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1. Introduction

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Setting the context

In 1996, the Ontario Human Rights Commission (OHRC) published its first formal Policy on creed, a ground that has been part of the Ontario Human Rights Code (the Code) since its beginning over 50 years ago. There have been many important legal and social developments since then.

Questions about the appropriate nature and limits of rights relating to religion and creed have increasingly assumed centre stage in public life, as Ontario society has grown increasingly more religiously diverse.[1]  

This policy aims to help Ontarians better understand and respond to diversity based on creed in ways that are inclusive and protect human rights (see section 2 below for more about this policy and its aims). It provides a timely reminder of our need to respect human rights in a time of great discussion of the role of creed and religion in our society.

Since 2011, the Ontario Human Rights Commission (OHRC) has conducted extensive research and consultation to update its understanding of creed human rights under the Code.[2] The OHRC’s Human rights and creed research and consultation report presents many of these findings.[3]

The OHRC’s research and consultation shows that prejudice and discrimination based on creed remain a reality in Ontario, and are on the rise in some cases.

Many experts say that how a society treats religious and creed minorities indicates its tolerance towards difference and diversity in general.[4] Freedom and equality rights based on religion and creed are core elements of a free and democratic society. [5]

“[R]espect for and tolerance of the rights and practices of religious minorities is one of the hallmarks of an enlightened democracy.” – Supreme Court of Canada[6]

[H]arassment or discrimination against someone because of religion is a severe affront to that person's dignity, and a denial of the equal respect that is essential to a liberal democratic society. – Human Rights Tribunal of Ontario (then known as the Ontario Board of Inquiry)[7]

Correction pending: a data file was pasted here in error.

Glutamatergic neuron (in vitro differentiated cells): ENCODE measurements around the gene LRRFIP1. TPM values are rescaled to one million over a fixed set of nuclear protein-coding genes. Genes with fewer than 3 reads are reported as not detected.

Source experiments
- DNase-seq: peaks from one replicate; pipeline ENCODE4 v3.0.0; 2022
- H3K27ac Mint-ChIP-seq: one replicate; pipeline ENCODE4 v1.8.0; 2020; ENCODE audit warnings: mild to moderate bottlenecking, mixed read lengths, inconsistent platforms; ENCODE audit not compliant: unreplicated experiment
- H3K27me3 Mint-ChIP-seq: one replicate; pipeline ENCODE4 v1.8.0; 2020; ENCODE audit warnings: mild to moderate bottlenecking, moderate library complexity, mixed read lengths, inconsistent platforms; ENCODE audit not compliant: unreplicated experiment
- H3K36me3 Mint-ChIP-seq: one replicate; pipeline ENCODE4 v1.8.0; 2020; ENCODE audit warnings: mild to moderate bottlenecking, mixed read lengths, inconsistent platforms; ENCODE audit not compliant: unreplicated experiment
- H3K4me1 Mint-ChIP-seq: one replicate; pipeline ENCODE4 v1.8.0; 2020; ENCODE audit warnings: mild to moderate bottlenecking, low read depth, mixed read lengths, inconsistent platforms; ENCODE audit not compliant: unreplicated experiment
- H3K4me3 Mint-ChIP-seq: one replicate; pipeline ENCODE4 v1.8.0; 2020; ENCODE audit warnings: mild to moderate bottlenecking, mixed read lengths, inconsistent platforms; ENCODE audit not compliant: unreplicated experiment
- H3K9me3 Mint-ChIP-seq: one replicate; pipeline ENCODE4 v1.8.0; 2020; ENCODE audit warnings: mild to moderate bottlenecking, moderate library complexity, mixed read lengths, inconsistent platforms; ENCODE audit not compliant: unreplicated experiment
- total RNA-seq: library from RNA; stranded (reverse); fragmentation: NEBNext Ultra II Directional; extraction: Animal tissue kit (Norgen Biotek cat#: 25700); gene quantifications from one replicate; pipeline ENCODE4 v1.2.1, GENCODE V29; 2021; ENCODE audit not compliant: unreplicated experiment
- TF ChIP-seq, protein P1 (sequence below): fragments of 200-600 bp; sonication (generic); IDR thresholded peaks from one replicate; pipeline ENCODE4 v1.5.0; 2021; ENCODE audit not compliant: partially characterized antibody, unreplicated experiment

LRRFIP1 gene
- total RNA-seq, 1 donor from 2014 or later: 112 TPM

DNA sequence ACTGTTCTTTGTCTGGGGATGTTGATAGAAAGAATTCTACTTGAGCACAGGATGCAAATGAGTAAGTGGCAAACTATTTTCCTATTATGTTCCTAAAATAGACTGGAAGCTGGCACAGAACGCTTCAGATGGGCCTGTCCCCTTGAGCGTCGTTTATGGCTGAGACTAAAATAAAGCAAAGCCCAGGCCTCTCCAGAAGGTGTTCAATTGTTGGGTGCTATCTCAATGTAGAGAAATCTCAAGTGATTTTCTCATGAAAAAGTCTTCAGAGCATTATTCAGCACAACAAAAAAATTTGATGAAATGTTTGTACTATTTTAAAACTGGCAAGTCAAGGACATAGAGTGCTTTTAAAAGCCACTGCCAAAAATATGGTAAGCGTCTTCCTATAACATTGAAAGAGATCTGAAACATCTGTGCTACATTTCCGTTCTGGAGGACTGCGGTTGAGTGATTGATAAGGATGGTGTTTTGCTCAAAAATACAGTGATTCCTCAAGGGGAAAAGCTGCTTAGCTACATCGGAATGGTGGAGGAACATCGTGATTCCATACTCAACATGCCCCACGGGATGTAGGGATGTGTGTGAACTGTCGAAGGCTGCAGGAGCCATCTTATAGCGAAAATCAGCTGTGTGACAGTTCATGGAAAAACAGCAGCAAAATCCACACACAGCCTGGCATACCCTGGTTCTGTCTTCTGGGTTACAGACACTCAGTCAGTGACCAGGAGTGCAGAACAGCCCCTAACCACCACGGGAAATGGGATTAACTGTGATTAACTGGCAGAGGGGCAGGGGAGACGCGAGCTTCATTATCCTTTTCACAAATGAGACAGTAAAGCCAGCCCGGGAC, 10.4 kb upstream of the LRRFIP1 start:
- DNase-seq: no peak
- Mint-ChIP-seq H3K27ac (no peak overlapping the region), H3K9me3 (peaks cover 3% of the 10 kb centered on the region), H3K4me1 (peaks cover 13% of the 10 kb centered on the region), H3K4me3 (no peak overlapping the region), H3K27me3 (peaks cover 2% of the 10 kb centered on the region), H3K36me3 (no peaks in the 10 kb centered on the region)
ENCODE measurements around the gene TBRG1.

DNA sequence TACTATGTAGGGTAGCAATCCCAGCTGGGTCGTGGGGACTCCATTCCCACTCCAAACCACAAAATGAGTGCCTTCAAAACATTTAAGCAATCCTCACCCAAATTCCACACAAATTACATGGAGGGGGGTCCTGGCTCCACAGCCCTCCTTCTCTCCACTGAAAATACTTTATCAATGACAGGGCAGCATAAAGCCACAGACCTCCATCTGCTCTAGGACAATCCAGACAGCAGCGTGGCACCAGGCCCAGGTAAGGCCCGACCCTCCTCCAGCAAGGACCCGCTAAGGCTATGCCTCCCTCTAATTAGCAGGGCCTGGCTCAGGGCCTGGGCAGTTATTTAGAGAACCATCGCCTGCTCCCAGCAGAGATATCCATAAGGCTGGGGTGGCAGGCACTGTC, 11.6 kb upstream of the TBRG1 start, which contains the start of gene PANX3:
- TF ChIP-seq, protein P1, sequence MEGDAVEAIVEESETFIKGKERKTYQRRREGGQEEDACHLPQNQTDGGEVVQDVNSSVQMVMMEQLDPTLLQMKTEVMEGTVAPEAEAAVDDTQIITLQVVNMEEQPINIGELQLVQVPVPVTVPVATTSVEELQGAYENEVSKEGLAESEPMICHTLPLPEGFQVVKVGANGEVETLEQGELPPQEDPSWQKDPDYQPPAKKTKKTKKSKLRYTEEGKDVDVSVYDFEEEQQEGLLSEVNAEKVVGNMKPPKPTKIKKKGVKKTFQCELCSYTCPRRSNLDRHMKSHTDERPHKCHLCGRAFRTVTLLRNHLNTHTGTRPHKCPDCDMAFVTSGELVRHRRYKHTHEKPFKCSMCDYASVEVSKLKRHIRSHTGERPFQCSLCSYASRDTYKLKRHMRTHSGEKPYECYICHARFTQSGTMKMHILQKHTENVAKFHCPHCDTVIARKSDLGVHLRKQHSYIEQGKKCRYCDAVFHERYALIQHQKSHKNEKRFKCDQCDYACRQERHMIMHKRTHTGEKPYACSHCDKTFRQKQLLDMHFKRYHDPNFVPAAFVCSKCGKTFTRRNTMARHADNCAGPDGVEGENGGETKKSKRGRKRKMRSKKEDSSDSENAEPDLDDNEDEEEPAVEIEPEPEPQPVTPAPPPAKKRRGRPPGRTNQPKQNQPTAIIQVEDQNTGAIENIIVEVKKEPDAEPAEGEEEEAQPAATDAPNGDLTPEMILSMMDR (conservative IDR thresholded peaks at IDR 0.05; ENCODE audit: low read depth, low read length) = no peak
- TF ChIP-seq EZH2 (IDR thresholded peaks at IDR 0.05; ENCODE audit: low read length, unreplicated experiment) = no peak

The human right to be free from discrimination based on creed is not only a right of the religious or those who actively follow a creed, but also a right all people depend on in a society that allows for and respects pluralism, human rights, and the right to hold and manifest different beliefs.[8] It is a core part of what enables a diverse plural society such as ours to work.[9]

It is thus particularly important from a human rights perspective that everyone upholds and understands the right to be treated equally based on creed – as a human right under the Code, and as a fundamental constitutional right under the Charter that reflects core Canadian constitutional values and secular commitments.

At the same time, this policy recognizes that no right is absolute and every right, including rights based on creed, may be subject to reasonable limits, in balance with other competing rights. [10]

[1] The numbers of Ontarians practicing religions and creeds other than the historically dominant Protestant and Catholic denominations and/or identifying with no religion or creed at all have significantly expanded. A 2013 Pew Forum study of religious demographic trends in Canada found that Ontario has experienced the greatest increase in persons affiliated with minority religions among provinces in Canada. The share of Ontario residents identifying with faiths other than Protestant or Catholic has risen from about 5% in 1981 to 15% in 2011. Pew Research Center’s Forum on Religion & Public Life. (2013). “Canada’s Changing Religious Landscape: Overview”. Retrieved July 15, 2013 from

As well, more people of all faiths are understanding and practicing their faith in individual ways. These social and demographic trends are projected to accelerate in the future. For more on such social and demographic trends in Ontario and Canada, see the OHRC’s Human rights and creed research and consultation report.